Protestors burn a two-wheeler owned by a man of Asian origin along the main Kampala-Entebbe road on April 12, 2007. A mob stoned to death an Asian man in Uganda on Thursday and two other people were killed during a protest over a plan to cut down nearly a third of a rainforest reserve to grow sugarcane, police and witnesses said. Troops in several armoured cars were deployed in central Kampala after police fired tear gas and live rounds to stop rioters attacking Asian businesses and a Hindu temple, angered by moves to expand an Indian-owned company's sugar plantations.
Two days after an Indian was killed by a mob protesting an Indian sugar firm's plan to develop part of a protected rainforest, most frightened Indians in the Ugandan capital on Saturday stayed indoors despite President Yoweri Museveni assuring them of their safety.
In New Delhi, Minister of State for External Affairs Anand Sharma said Saturday that India was keeping a close watch on the situation and said that it has taken up the issue of Indians' safety with the Ugandan government.
The body of Devang Rawal, who was stoned to death by rioters in Kampala, is likely to be flown to his hometown Ahmedabad later Saturday.
"Uganda Funeral Services is preparing the body to be flown to India," said Rajni Taylor, who heads the Ugandan Indian Association, adding that his employers were supervising the burial arrangements.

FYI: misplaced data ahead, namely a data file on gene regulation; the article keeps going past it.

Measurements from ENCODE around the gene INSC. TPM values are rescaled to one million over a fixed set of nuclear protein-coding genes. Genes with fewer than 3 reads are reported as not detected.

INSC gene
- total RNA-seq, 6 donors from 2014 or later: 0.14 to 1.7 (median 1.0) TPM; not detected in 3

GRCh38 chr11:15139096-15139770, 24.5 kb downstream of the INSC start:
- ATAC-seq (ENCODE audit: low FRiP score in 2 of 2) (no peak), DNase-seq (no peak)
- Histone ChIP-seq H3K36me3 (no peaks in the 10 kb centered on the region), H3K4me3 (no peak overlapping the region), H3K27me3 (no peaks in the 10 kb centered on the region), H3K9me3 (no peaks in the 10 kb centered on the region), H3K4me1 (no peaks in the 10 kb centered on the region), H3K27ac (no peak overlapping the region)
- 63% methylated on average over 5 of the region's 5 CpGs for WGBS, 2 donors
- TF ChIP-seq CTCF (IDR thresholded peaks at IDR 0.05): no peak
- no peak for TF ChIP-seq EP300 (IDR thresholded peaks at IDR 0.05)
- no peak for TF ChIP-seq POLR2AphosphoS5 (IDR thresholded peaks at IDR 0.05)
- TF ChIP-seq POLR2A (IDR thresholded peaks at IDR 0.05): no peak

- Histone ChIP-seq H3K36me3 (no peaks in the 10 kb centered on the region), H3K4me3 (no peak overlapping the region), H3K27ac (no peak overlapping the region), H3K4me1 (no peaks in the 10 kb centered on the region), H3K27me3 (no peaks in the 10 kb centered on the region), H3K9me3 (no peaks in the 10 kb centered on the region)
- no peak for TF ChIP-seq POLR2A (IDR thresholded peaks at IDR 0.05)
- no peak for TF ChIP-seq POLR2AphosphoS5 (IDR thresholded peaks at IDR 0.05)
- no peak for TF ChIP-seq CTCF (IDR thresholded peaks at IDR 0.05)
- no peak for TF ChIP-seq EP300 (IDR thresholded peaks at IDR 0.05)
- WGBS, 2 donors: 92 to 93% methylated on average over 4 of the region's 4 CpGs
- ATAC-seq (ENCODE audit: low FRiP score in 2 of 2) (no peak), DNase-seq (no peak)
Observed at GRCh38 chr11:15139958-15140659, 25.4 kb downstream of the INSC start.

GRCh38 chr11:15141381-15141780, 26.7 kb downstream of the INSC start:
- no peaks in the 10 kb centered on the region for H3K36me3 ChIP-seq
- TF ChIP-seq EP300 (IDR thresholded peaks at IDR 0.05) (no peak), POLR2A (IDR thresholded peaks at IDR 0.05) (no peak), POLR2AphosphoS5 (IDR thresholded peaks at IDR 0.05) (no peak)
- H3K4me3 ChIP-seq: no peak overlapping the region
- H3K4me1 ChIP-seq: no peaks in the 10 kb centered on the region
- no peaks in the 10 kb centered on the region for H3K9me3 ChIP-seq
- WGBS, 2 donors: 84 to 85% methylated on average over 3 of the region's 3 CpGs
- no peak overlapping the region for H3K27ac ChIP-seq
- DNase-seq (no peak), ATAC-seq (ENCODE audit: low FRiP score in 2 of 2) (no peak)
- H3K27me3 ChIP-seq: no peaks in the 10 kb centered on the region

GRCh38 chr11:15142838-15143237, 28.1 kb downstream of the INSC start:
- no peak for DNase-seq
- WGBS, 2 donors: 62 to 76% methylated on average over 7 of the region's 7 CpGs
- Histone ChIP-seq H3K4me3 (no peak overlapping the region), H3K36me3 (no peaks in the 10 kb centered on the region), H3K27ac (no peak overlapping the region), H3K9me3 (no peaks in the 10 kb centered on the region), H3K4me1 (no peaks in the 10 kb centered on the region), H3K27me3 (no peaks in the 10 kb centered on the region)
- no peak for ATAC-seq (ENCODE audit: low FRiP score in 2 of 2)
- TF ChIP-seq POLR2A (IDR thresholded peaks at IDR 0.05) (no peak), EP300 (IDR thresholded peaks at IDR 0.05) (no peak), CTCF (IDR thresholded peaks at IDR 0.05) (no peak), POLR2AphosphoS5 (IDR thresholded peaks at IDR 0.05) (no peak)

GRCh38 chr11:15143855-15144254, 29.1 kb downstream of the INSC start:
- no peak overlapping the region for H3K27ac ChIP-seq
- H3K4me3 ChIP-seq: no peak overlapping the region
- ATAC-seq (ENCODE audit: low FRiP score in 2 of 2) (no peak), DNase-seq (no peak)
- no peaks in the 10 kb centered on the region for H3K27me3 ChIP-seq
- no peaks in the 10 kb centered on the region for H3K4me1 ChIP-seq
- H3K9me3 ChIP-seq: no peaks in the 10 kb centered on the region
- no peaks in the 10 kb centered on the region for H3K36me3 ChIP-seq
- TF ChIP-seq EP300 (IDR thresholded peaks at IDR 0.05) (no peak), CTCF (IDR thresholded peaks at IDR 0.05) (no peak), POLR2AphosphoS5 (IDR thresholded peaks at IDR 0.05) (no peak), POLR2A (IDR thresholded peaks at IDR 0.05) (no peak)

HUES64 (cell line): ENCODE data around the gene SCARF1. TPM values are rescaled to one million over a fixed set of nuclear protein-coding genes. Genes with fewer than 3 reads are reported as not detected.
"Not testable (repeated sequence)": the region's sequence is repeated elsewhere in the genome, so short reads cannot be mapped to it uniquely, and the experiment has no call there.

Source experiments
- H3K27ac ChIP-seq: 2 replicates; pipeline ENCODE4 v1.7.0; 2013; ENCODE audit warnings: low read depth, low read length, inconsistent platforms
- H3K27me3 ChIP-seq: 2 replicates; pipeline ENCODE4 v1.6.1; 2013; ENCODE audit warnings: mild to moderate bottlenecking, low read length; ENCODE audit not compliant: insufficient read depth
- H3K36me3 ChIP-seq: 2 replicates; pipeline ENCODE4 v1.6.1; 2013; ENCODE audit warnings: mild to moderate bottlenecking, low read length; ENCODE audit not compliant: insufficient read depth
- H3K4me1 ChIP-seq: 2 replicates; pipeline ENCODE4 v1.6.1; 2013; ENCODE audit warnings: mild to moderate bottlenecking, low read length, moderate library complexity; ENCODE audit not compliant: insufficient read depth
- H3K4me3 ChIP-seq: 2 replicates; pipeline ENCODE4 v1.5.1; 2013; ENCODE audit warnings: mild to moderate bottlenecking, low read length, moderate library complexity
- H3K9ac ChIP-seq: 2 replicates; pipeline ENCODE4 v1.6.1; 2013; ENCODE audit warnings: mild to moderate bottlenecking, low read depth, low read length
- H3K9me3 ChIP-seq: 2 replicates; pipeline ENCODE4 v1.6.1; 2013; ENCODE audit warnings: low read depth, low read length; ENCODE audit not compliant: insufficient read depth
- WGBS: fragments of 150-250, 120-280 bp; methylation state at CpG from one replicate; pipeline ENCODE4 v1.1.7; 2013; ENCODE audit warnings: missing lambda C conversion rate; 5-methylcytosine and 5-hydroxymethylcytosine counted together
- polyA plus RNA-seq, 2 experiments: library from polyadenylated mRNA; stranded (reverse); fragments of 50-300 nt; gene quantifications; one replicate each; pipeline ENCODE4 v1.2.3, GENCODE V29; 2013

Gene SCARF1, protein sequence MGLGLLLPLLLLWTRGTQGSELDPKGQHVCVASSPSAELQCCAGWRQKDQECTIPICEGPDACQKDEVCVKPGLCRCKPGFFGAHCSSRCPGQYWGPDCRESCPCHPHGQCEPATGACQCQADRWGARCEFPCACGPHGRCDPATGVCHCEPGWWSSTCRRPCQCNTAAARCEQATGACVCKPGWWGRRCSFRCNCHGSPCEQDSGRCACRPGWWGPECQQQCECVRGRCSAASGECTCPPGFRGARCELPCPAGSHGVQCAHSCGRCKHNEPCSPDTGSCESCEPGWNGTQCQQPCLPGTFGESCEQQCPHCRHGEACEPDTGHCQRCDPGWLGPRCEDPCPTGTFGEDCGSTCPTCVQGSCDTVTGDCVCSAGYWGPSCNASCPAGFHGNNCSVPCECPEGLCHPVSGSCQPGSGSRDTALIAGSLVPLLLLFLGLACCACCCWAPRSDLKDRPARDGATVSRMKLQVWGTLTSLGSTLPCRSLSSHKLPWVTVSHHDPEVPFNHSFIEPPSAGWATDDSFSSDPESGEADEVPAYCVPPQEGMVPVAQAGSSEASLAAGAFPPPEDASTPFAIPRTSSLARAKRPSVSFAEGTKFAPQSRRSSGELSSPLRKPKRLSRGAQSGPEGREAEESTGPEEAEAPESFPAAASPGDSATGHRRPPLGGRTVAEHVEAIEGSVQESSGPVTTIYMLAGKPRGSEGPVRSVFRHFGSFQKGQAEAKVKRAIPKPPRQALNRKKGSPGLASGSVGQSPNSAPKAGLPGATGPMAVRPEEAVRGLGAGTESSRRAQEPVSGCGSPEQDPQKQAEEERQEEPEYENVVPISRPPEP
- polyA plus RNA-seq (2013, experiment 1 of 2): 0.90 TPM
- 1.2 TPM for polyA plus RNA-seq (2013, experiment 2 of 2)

Rawal was working as a sales representative with Translink (U) Ltd, a company importing products of Johnson & Johnson and Nestle products.
Officials from the Indian High Commission on Thursday evening visited Mulago Hospital mortuary where the body of Rawal was being kept.
"To attack, insult or damage the property of any Ugandan or guests of Uganda is something the government will not tolerate," Museveni said in a statement Friday.
"I want to assure Ugandans that such hooliganism will not be allowed to happen again, and to warn those that do not want to follow the law they will pay heavily," Museveni added.
Many Indian-owned shops were closed in Kampala and many Indians decided to stay home and not send their children to school.
Knowing the sensitivity of such attacks and its possible impact on the Ugandan economy in which Indians, mostly traders, play a key role, the police swung into action and has identified those responsible for rioting and looting that hit the city Thursday.
For Indians living there for generations, Thursday's mob attack that included Indians being dragged off motorbikes and beaten, their shops looted and a Hindu temple attacked, it was an eerie recall of virulent anti-India bashing by former Ugandan dictator Idi Amin who expelled nearly 75,000 Asians in 1972.
The rioting mob was protesting the move by The Sugar Corporation of Uganda Limited (SCOUL), part of the Indian-owned Mehta group, to expand its sugar estates by cutting the Mabira rain forest- one of Uganda's last remaining patches of natural forest. It has been a nature reserve since 1932.
Troops had to be deployed to control the situation, after police failed to stop rioters attacking Asian businesses.
Shangu Patel of the Indian Association went around the city Friday encouraging Asians to reopen their shops but his efforts were met with scepticism, the online edition of New Vision reported.
"How can we be very sure that there will be no repeat?" asked a local Indian shopkeeper.
The controversy began last year when the Ugandan government ordered a study whether to cut down nearly a third of Mabira- one of Uganda's last remaining patches of natural forest.
The government's proposal had angered many in the country who alleged that the environmental costs of slashing the forest would far exceed the economic benefits of the plantation.
Until 1972, Asians constituted the largest non-indigenous ethnic group in Uganda.